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Captivate your clients

September 19, 2010
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Marketing and advertising your business can be one of the most challenging and daunting tasks you’ll face.

Business can boom or bust as a result of marketing efforts, or lack thereof, and business owners are often left with some questions to ponder, such as:

  • What is a new and innovative way to capture business?
  • What can I do differently from the competition?
  • What will make my company stand out?
  • How can I get the most out of my advertising budget?
  • What do I need to change about my marketing to be competitive in 2007 and beyond?

The answers are simpler than you think.

Winning business is as easy as appealing to customers on a personal level, understanding their challenges and telling them how you can help.

Create and innovate
If you are tired of the old hum-drum Yellow Pages ad that seems to bring in a minimal amount of business each year, add a new twist to the way you market your business — even if it involves some old-fashioned techniques.

Review the effectiveness of your current advertising pieces. If they don’t create a need for the customer to call, or direct a “call to action,” then it’s time to make a change.

Before you do this, it’s a good idea to think like the customer. Ask yourself: Why should they choose your business over your competitor? What can make them feel compelled to call you and set up an appointment?

You know your business best. Accentuate the positive and inform customers of the reasons they should hire your company, such as:

  1. An honorable cleaning service that customers can trust in their building every night.
  2. Sparkling floors and a spotless building, sure to impress senior management.
  3. Complaints from disgruntled office workers will start to dwindle.

Seeing is believing: Provide before and after photos of buildings you service, as well as testimonials from other satisfied customers. And be prepared to offer a list of client references.

It’s all about ‘me’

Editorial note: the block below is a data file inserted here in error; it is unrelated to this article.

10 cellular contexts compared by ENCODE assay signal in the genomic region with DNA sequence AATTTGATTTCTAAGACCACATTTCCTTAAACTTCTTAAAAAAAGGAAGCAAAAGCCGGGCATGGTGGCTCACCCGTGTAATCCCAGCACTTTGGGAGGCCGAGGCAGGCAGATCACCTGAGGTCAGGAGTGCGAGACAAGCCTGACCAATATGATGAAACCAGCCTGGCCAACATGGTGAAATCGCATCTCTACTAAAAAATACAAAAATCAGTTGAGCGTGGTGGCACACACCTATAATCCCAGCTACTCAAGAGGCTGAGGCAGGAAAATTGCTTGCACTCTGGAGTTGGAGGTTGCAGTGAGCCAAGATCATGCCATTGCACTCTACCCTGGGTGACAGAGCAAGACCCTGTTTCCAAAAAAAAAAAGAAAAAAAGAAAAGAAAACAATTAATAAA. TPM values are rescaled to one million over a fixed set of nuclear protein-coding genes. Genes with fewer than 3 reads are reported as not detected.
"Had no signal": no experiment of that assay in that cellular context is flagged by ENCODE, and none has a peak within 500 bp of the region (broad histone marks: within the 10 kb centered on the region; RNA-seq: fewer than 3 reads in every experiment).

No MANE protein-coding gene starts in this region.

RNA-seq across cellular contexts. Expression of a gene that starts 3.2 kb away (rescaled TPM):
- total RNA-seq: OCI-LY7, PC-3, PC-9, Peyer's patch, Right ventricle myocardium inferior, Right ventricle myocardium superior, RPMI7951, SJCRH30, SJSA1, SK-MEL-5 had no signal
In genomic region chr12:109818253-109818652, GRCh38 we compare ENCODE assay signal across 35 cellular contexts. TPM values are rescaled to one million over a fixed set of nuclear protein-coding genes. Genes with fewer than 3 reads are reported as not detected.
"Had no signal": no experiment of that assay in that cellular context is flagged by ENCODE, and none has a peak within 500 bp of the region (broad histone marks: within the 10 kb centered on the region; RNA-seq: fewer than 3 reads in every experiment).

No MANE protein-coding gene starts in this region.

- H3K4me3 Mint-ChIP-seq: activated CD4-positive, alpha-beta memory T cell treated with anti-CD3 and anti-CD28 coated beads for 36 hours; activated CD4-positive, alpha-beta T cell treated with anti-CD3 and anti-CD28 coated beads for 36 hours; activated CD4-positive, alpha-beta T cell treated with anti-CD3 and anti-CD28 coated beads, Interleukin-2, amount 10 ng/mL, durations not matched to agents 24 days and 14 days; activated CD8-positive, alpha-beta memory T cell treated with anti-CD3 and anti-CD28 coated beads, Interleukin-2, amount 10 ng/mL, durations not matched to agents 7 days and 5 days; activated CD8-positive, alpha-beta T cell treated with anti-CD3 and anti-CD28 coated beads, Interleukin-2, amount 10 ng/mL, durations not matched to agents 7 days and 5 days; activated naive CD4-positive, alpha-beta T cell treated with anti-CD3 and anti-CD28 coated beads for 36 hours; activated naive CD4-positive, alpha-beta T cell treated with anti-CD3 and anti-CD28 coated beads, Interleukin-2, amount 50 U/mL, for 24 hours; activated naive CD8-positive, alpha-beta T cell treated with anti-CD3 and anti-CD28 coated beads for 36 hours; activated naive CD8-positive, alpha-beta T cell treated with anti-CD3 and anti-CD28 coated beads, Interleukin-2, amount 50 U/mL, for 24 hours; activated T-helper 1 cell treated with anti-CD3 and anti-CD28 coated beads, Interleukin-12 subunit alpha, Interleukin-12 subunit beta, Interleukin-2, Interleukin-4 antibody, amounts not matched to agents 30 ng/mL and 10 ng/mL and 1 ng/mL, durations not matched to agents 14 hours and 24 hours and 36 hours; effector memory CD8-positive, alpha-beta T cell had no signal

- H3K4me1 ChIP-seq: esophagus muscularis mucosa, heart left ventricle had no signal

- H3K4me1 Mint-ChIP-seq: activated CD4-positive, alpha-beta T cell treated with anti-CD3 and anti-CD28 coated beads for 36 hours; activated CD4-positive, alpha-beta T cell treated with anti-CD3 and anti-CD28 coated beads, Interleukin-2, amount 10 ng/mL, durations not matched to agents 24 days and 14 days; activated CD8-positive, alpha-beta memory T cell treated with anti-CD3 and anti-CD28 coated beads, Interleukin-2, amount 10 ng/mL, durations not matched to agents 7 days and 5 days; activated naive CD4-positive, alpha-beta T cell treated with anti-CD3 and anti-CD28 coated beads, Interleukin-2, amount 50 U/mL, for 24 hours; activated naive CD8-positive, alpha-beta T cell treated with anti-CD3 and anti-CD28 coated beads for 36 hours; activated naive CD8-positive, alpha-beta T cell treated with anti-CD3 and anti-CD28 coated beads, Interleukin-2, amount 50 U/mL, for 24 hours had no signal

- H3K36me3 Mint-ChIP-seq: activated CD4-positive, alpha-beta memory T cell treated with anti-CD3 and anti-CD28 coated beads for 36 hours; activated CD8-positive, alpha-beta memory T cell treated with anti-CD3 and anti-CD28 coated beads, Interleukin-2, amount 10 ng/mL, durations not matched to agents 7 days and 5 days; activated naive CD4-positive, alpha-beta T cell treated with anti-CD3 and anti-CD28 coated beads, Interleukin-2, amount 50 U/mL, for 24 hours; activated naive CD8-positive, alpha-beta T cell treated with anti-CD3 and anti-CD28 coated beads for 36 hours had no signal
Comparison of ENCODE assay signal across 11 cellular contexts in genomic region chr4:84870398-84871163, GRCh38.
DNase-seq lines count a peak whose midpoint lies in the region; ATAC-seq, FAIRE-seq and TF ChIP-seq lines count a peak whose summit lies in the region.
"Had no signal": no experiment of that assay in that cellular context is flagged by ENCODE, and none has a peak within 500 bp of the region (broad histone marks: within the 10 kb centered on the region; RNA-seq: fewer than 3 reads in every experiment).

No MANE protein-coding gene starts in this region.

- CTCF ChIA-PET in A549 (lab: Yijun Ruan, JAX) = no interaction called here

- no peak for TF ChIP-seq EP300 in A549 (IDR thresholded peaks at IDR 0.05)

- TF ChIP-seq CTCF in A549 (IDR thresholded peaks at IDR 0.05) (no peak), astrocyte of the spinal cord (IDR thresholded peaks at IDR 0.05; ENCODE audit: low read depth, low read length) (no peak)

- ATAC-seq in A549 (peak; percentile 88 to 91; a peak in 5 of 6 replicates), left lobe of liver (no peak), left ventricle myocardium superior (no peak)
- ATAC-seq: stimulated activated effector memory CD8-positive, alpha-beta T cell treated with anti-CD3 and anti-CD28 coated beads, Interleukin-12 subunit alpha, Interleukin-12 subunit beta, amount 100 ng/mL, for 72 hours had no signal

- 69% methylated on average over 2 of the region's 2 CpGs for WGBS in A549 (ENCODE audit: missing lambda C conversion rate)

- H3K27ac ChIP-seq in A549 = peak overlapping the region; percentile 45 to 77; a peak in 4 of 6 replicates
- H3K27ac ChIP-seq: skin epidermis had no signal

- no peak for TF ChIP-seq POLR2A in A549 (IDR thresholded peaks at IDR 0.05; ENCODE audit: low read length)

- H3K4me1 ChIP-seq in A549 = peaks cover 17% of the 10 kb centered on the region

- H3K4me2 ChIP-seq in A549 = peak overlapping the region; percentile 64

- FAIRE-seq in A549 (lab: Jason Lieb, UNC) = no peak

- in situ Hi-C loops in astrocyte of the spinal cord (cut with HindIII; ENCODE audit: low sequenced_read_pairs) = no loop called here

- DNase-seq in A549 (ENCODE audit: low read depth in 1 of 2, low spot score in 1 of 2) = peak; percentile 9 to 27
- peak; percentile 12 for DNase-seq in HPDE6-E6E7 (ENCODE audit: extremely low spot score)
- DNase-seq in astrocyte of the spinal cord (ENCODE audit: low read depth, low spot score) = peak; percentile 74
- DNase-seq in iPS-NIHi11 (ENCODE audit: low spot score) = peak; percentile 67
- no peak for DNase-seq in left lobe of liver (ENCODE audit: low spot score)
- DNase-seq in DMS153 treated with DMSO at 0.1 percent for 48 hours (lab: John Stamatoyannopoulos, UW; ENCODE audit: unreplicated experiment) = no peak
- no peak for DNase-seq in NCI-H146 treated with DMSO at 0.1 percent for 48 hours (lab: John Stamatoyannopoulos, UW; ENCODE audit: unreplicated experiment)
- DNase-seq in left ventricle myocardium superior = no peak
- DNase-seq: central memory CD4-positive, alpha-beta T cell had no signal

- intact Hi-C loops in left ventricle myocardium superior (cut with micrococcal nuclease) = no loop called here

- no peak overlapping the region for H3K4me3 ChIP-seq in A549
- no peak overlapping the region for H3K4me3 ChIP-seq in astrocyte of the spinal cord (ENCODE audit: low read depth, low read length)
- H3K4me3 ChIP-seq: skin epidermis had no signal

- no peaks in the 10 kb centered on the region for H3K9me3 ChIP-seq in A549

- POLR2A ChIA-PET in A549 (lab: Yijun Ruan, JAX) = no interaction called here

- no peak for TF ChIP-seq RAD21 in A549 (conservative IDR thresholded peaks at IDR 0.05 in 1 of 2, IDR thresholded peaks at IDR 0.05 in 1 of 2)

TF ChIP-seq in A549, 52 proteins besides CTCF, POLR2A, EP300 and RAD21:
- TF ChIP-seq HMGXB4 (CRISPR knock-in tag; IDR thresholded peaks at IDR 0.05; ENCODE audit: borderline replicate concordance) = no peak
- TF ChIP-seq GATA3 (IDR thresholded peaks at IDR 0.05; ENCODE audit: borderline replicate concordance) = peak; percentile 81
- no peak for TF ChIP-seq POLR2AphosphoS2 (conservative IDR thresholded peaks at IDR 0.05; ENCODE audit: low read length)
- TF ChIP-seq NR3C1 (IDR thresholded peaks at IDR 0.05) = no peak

Research shows that when it comes to marketing and advertising, appealing to the “me” factor can produce better results.

When soliciting for new business to facility managers, look no further than marketing to the “me” factor.

People are motivated by their individual needs. Decision makers want to know, “If I hire your company, what’s in it for me?”

There is no greater joy for a facility manager than to have a clean and sparkling building representing his or her job performance to the public, coworkers and management on a daily basis.

So, you should personally hit them head-on with the issues that matter most to them in their facility.

But how can you do this without hiring an advertising firm that will cost thousands of dollars?

Follow some of the basic, old-fashioned marketing ideas, with a new technique that works.

Oldies, but goodies
Telemarketing — Telemarketing is one of the best, most proven methods for attracting new customers.

Buying lists that pre-qualify client buildings is the most popular way to telemarket, or it can be as simple as opening up your phone book and letting your fingers do the walking.

A new twist to telemarketing is offering incentives, such as free services, e.g., carpet cleaning, free air fresheners, free window cleaning or free buffing, for the first month of the contract.

Or try something that no one else is doing, such as offering free lunch for up to 20 staff members — a simple gesture of thanks for doing business with your company.

Mailers — Mailers only work if they get into the hands of decision makers, or an initial contact person who would be authorized to solicit bids from janitorial companies.

Don’t send out random mailers without a contact name. To ensure the mailer gets in the right hands, the facility manager’s name is critical.

Keep in mind that generic mail usually ends up in the trash. Try this new twist: Include “action” photos of your uniformed employees cleaning buildings. This is bound to grab attention.

Your marketing materials should create a need for your service and address the hot-button issues the client could be facing.

Leading questions that do this include:

  • “Is your cleaning service giving you a headache?”
  • “Are your floors shiny and sparkling clean?”
  • “Do you feel comfortable using the bathrooms in your office?”

DVD — Many times, we try to sell ourselves verbally to the customer, but what about selling to the customer visually?

Create a DVD of your company in action with a two-minute commercial, complete with client testimonials and on-location shots of some current facilities you service.

Create a need for the customer to call
Innovative marketing involves thinking outside of the box, especially when it comes to mailing information about your company.

Creative ideas can get you a phone call, as well as a building estimate, but you’re in business to win contracts.

When weighing marketing options, the most important question to ask yourself is this: How can you attract a potential client to not only read your mailer, but also pick up the phone to call you?

Make an effort to stand out, and you will be rewarded.

Laura Dellutri, known as “The Healthy Housekeeper,” is a successful building service contractor, public speaker, author and cleaning consultant who has appeared numerous times on HGTV, The Discovery Channel and other major television networks. She welcomes feedback, so e-mail her at or Visit her website,

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